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Pensions Bill

Volume 483: debated on Tuesday 25 November 2008

Lords amendments considered.

I must draw the House’s attention to the fact that privilege is involved in Lords amendments Nos. 132, 135, 147, 149, 150, 171 to 176, 188, 193, 194, 198, 199, 202 to 205, 239, 240 to 246 and 278. If the House agrees to these amendments, I shall ensure that the appropriate entry is made in the Journal.

Clause 1


Lords amendment: No. 1.

With this it will be convenient to discuss Lords amendments Nos. 2 to 56, Lords amendment No. 57 and amendment (a) thereto, and Lords amendments Nos. 58 to 66, 120, 123, 133, 136, 137, 146, 153 to 155, 157 to 168, 170, 207 to 214, 223 and 228 to 230.

Today, we enter the final stages of this landmark Bill, which will transform the saving habits of millions of people in the country. Before we begin this final debate, I should like to pay tribute to my hon. and learned Friend the Minister of State, Department of Energy and Climate Change, the Member for North Warwickshire (Mr. O'Brien), to my hon. Friend the Member for Warwick and Leamington (Mr. Plaskitt) and to my noble Friend Lord McKenzie for all their stalwart work on the Bill. Thanks to their efforts, progress on this Bill has been characterised by a high degree of constructive dialogue between the Government, stakeholders and the Opposition. That consensual approach is clear in the vast majority of the amendments before us. I hope that, during this final debate, we will retain that consensus approach to a certain extent.

On the issue of qualifying earnings, we reached a broad consensus on the way forward because of the constructive and supportive approach taken by a number of our stakeholders. Among others, I should like to thank the CBI, the National Association of Pension Funds, the Association of British Insurers and the TUC as well as colleagues in both Houses for their contributions to the debate on this important area.

As I said, the Government have listened to the points that have been made in debate, and to our stakeholders. Amendments Nos. 21, 22, 57, 61 and related consequential amendments are designed to address concerns about the potential complexity of the band of earnings at the heart of the quality test.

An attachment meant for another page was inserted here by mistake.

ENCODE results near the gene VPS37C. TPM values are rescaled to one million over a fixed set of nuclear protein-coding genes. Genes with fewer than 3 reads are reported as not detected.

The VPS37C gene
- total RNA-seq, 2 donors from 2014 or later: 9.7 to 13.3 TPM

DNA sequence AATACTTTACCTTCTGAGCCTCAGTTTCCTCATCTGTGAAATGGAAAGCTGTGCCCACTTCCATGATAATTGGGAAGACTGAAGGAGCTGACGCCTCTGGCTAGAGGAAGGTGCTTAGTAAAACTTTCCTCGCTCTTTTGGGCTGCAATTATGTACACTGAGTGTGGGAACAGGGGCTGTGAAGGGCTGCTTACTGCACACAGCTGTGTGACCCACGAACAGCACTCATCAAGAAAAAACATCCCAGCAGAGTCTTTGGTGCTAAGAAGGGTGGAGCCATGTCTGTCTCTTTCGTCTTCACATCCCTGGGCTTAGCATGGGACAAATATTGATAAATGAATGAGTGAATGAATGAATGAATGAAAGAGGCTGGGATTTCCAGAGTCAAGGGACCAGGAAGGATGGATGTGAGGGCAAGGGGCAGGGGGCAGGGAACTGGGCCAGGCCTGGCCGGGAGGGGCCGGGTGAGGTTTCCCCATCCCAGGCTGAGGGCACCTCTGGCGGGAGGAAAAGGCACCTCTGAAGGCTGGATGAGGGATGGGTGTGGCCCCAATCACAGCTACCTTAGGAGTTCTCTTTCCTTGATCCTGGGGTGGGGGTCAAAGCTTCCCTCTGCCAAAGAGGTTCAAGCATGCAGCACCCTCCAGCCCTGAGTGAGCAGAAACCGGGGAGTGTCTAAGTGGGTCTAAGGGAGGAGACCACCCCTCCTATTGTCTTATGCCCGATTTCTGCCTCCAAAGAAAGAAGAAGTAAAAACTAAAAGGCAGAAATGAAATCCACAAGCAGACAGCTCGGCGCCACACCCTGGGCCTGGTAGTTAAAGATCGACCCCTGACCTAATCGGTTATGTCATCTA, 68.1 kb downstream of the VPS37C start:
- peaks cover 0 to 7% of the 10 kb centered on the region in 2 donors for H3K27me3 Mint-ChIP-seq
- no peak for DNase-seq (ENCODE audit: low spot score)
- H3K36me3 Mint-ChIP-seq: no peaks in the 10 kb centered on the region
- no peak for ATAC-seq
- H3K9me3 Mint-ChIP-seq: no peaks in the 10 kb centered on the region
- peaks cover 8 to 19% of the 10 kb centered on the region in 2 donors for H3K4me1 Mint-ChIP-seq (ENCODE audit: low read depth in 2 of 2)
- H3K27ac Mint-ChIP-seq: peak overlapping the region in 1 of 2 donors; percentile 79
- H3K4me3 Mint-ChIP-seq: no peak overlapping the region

Amendment No. 61 makes it clear that trustees can change scheme rules as a route to compliance, but they still need to obtain the employer’s consent to change those rules. In order to minimise the risk of levelling down, this power cannot be used to reduce contribution levels. Amendments Nos. 21 and 22 and related consequential amendments enable employers to use an annual pay period to smooth the impact of irregular payments to workers.

Amendment No. 57 allows employers who are confident that their workers are on course to receive the new minimum level of pension savings to certify that their arrangements meet the quality standard. That will increase clarity and certainty for employers, while ensuring that individuals’ savings remain protected. The detailed processes will reflect the principles agreed with stakeholders and will be set out in regulations and guidance.

The hon. Member for Eastbourne (Mr. Waterson) has tabled an amendment to amendment No. 57 that would remove the Government’s ability to repeal the process of certification in the future. All our stakeholders have agreed that a review in 2017 is appropriate. Removing proposed new subsection (9) would mean that, following the review, we would not be able to repeal this legislation if it was felt that certification was not effective or necessary from the perspective of either workers or employers.

Amendments Nos. 23, 24 and 25 ensure that the limits of the earnings band are reviewed annually in line with changes to average earnings, and uprated accordingly. This proposal was an Opposition amendment but we accept that it is consistent with Government policy, and that is why we have agreed to it this evening.